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In Appalachia, Fatalistic Beliefs About Cancer Stall Preventive Steps, Study Says

Phalinn Ooi/Creative Commons

A fatalistic attitude toward cervical cancer may discourage Appalachian women from taking steps to prevent the disease, according to a recent study from University of Kentucky researchers.

And that perceived lack of control over health and cervical cancer leads many women in the region to be significantly less likely to complete all three doses of the HPV vaccine, the study said.

A team of researchers with the university's Rural Cancer Prevention Center did the study.

The findings could help health professionals have more constructive conversations with women in Appalachia about the importance of receiving the full HPV vaccine, said Robin Vanderpool, associate professor and lead author of the study.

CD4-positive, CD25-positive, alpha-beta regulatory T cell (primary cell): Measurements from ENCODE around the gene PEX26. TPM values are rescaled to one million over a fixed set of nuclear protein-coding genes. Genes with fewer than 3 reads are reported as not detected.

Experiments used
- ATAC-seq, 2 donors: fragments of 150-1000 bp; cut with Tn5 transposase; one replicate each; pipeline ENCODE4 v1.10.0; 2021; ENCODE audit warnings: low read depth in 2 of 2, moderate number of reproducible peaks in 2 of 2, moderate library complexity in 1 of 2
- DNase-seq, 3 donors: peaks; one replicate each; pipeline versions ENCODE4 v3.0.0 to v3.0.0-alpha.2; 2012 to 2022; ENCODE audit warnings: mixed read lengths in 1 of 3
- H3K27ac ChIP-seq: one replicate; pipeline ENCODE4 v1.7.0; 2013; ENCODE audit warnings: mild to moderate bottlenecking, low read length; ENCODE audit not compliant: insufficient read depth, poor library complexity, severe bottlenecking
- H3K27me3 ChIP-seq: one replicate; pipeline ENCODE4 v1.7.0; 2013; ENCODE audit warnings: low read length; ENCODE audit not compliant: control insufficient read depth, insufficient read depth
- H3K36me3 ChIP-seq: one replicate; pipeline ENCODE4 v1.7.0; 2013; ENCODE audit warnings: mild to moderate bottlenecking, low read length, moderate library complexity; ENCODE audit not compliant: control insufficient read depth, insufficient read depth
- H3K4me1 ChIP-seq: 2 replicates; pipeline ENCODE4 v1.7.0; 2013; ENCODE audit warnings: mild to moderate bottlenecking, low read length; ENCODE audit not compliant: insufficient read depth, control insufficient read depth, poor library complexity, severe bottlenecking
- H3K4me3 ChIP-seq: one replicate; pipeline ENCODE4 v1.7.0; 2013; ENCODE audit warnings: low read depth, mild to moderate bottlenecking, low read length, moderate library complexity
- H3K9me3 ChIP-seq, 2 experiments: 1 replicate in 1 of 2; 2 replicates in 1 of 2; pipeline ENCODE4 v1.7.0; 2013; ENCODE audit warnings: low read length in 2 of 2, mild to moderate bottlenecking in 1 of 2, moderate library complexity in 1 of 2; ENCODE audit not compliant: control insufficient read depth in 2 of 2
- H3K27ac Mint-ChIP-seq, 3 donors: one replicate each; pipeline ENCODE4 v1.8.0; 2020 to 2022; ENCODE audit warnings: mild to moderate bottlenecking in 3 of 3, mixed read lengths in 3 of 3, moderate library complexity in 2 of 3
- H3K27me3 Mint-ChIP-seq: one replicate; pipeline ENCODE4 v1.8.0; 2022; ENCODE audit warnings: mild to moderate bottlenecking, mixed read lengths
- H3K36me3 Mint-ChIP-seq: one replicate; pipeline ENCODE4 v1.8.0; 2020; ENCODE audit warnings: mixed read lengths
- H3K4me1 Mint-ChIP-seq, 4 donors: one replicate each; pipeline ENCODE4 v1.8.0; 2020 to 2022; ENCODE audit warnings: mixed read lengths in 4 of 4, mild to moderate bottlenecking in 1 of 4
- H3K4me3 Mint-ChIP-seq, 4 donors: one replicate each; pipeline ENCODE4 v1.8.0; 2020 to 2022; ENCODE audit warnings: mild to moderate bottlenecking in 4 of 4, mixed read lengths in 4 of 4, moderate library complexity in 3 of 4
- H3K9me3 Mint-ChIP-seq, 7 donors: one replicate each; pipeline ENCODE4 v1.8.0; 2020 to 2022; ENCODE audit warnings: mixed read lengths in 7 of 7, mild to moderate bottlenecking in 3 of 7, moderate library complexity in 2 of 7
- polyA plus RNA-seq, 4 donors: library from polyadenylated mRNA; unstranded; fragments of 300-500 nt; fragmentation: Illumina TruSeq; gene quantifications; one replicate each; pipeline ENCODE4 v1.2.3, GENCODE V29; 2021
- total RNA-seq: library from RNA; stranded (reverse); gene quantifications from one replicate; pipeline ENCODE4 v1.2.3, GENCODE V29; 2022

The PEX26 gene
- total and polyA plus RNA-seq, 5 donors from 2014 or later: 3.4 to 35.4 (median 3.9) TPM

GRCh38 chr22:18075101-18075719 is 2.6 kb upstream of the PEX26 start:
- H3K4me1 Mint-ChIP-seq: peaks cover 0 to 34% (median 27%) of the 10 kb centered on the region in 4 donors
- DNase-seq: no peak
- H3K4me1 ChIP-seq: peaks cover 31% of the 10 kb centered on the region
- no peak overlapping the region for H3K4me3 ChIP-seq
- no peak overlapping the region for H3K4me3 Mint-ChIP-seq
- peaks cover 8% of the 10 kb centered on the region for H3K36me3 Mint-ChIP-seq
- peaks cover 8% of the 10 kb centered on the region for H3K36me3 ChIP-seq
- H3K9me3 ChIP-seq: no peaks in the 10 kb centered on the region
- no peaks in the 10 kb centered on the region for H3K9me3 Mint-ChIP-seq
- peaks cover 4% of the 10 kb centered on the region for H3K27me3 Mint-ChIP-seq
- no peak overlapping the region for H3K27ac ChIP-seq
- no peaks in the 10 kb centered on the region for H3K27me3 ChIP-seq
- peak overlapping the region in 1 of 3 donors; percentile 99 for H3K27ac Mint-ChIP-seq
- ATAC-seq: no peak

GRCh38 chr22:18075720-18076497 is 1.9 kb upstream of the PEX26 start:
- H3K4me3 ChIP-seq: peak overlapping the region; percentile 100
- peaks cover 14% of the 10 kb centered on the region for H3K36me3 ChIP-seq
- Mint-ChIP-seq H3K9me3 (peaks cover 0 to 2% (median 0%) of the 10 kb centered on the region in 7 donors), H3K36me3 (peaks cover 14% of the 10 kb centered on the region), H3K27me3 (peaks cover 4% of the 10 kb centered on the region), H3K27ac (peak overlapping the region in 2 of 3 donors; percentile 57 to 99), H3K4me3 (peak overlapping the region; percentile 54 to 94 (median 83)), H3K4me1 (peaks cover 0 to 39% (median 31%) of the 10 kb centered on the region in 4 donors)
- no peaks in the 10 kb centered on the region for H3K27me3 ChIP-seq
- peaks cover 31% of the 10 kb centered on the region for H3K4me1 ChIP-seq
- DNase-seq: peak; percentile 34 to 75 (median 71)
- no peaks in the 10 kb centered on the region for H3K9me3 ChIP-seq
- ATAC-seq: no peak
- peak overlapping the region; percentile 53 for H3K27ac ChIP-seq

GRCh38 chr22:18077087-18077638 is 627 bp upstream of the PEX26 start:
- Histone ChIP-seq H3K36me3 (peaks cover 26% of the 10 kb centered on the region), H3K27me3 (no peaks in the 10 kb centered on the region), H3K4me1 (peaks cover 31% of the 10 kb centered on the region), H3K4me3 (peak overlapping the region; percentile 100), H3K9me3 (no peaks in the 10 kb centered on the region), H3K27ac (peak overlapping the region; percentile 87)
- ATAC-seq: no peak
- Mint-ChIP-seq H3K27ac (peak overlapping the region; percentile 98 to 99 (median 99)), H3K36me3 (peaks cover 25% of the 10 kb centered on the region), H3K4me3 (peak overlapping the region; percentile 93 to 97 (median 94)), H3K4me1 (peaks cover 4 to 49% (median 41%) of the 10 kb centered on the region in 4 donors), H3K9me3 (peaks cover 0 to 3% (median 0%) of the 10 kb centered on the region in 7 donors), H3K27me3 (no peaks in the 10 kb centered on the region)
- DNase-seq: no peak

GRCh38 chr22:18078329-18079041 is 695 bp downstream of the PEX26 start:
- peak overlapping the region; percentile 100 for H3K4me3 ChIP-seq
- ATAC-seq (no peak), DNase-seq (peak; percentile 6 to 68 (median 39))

“What are the barriers? Whether they are internal barriers or external barriers. What are the barriers to you finishing? If we start the series today, what are your barriers to finishing,” she said.

A lack of transportation, health insurance and knowledge about cervical cancer are factors, along with cost, in preventing women in Eastern Kentucky and the surround area from completing the HPV vaccine program, the study said.

Researchers gave 344 women ages 18 to 26 living in an eight-county region in Appalachia the first dosage of the HPV vaccine and then asked their views on cancer.

The researchers found that beliefs of the inevitability of developing cancer due to familial history, the perception that cancer is unavoidable, and that cancer is a death sentence.

Vanderpool said having negative beliefs about health outcomes can prevent people from getting screenings and taking part in other programs.

“You may be less likely to do some of this proactive, preventative health measures that we have available, or health activities like screening like vaccination," Vanderpool said.

The study concludes that identifying and intervening on individual-level barriers to vaccine series completion is necessary to improve HPV vaccination rates among young women.